For many, the end of the year means time off and relaxation. The end of 2014 brought extra stress for our medical group as our Meaningful Use coordinator took an unexpected medical leave three days before the end of our reporting period.
After having previous employees leave us in the lurch, we’ve learned to assume that someone could win the lottery and not come into work the next day. We’ve tried hard to make sure that all of our key roles have a backup person designated to step in. We also have strong policies and procedures regarding documentation to ensure that if we have to replace someone, the potential negatives are minimized. This was a good test of our system. So far, things seem to be working well with just some minor glitches.
Our leadership group had already approved the plans for creating the attestation documentation for Eligible Providers. Those parts of it that could be done in advance were already largely complete. Fortunately, our vendor provided extremely detailed Meaningful Use training with almost ridiculously specific instructions for how to prepare documentation in case of an audit. Although we made fun of it at the time, we’re very grateful for it now because it has allowed us to quickly determine what documentation we have and what we still need for each physician.
Although some people instinctively react to the billions of dollars spent on Meaningful Use and even more specifically to the $44K per Eligible Provider figure as some kind of a windfall for physicians, it doesn’t even begin to cover the amount of money needed to actually install, maintain, and optimize the software needed to qualify. It doesn’t pay for the lost productivity while we check boxes that don’t assist us clinically, either. For our group of several hundred providers, it also requires multiple full-time staff members to train, report, retrain, track, analyze, and educate so that we don’t miss our goals.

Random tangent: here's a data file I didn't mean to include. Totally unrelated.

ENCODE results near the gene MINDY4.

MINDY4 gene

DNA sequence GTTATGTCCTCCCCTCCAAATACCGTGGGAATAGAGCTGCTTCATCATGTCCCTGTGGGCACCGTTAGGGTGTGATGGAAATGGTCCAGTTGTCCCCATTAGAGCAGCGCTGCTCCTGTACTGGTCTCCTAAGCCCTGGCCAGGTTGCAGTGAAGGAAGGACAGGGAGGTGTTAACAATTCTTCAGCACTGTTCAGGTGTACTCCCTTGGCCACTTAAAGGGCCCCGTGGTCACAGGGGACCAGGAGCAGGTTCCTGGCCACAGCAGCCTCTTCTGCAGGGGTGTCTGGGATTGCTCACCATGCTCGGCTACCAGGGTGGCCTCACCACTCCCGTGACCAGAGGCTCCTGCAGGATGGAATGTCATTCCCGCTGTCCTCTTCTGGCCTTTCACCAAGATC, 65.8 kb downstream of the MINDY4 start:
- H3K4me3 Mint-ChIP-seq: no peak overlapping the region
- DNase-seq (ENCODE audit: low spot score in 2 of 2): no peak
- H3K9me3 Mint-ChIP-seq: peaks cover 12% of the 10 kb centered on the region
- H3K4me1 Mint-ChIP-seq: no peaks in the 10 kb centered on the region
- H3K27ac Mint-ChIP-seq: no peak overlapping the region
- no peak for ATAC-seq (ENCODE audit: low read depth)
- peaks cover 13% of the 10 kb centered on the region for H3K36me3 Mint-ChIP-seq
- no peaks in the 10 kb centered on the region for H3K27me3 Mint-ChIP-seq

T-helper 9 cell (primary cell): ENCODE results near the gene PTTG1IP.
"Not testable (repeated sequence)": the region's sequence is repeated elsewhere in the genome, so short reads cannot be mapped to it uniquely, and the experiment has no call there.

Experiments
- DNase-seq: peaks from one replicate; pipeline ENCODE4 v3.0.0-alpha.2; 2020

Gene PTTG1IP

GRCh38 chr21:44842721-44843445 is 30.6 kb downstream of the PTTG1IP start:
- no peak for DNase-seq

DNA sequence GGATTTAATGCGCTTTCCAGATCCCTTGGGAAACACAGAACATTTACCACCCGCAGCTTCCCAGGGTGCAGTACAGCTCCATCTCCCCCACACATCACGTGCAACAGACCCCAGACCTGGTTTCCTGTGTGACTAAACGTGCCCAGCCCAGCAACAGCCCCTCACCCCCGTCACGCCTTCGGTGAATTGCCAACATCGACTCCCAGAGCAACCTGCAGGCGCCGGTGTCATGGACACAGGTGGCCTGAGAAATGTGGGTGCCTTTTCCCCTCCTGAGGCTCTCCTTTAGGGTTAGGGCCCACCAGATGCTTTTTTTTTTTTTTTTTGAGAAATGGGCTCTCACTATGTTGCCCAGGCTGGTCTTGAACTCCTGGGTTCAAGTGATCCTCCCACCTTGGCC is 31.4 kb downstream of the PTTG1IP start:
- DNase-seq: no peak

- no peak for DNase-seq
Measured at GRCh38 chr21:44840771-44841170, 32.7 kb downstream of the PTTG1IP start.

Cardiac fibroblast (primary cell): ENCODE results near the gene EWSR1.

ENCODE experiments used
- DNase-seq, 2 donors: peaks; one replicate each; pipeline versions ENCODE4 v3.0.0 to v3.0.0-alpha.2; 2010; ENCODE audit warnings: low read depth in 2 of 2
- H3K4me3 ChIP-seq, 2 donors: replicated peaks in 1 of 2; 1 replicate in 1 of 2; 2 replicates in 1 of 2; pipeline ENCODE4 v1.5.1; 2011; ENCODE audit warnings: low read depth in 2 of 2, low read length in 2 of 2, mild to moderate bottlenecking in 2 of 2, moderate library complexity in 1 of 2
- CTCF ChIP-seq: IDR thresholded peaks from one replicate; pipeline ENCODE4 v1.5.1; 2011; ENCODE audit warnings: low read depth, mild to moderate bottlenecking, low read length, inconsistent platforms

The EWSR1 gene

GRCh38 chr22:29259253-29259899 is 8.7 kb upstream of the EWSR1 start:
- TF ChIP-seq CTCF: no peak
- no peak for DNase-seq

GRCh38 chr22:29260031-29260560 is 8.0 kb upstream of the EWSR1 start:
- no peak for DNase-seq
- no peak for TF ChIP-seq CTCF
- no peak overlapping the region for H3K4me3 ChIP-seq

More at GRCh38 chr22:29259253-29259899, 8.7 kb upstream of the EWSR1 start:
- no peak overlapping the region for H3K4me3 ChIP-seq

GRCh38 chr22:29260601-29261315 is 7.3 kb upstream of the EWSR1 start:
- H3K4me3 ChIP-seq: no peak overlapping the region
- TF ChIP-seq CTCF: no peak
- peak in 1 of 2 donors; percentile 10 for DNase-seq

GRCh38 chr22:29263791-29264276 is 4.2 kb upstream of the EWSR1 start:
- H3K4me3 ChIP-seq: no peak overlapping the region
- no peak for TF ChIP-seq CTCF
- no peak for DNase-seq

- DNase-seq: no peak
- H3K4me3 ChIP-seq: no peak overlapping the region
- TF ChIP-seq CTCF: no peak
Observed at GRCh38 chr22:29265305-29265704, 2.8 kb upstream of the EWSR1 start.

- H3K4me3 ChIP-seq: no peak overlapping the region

We’ve definitely been hurt by the fact that Meaningful Use is all or none. Last year, we had a couple of providers who were really close, but failed on one or two measures, which results in an unsuccessful attestation. We redoubled our efforts around those providers and it looks like they’re going to be successful this year.
Still, my office is now full of hundreds of individual physician binders, ready to receive the rest of the attestation documentation as it becomes available. I wound up as the lucky repository for it since my office is a converted conference room and I’m in it only rarely. I didn’t think much of it initially, but now that I sit here looking at all the work in progress, I think about how many hundreds of hours of staff and physician time have been taken up trying to chase the MU money and avoid future penalties. I can’t help but think that it hasn’t been worth it.
As employed physicians, most of my colleagues don’t have a choice whether to participate or not. As …read more